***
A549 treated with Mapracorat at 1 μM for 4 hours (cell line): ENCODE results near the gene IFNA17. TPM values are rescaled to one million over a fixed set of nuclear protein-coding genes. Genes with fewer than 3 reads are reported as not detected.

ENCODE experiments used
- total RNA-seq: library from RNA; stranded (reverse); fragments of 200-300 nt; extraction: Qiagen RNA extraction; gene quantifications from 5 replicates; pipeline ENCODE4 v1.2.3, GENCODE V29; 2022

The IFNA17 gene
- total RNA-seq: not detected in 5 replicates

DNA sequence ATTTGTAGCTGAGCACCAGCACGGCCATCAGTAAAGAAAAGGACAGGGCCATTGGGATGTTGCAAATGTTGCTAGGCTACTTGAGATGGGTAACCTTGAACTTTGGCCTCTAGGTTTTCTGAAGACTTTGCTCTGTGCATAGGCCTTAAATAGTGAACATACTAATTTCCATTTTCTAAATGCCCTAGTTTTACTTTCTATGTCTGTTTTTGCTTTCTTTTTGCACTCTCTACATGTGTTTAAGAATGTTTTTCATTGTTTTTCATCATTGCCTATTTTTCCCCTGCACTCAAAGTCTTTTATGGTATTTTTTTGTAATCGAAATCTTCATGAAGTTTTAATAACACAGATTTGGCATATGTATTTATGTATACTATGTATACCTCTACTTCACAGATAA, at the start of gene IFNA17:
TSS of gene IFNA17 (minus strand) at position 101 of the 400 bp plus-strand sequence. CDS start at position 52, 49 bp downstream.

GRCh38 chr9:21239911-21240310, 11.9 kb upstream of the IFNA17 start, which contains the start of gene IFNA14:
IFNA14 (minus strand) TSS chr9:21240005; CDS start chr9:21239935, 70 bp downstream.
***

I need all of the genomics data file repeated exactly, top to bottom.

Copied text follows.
A549 treated with Mapracorat at 1 μM for 4 hours (cell line): ENCODE results near the gene IFNA17. TPM values are rescaled to one million over a fixed set of nuclear protein-coding genes. Genes with fewer than 3 reads are reported as not detected.

ENCODE experiments used
- total RNA-seq: library from RNA; stranded (reverse); fragments of 200-300 nt; extraction: Qiagen RNA extraction; gene quantifications from 5 replicates; pipeline ENCODE4 v1.2.3, GENCODE V29; 2022

The IFNA17 gene
- total RNA-seq: not detected in 5 replicates

DNA sequence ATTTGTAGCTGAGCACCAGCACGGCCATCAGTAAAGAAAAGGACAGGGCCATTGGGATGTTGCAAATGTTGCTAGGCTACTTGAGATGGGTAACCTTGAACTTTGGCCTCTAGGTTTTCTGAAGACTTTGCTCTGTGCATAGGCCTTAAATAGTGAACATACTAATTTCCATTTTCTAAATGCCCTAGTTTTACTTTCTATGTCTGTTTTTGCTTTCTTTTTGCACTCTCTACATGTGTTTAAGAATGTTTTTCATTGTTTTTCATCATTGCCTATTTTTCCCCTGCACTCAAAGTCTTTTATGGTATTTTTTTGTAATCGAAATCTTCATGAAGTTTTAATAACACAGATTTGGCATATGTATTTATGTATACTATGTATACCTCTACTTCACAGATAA, at the start of gene IFNA17:
TSS of gene IFNA17 (minus strand) at position 101 of the 400 bp plus-strand sequence. CDS start at position 52, 49 bp downstream.

GRCh38 chr9:21239911-21240310, 11.9 kb upstream of the IFNA17 start, which contains the start of gene IFNA14:
IFNA14 (minus strand) TSS chr9:21240005; CDS start chr9:21239935, 70 bp downstream.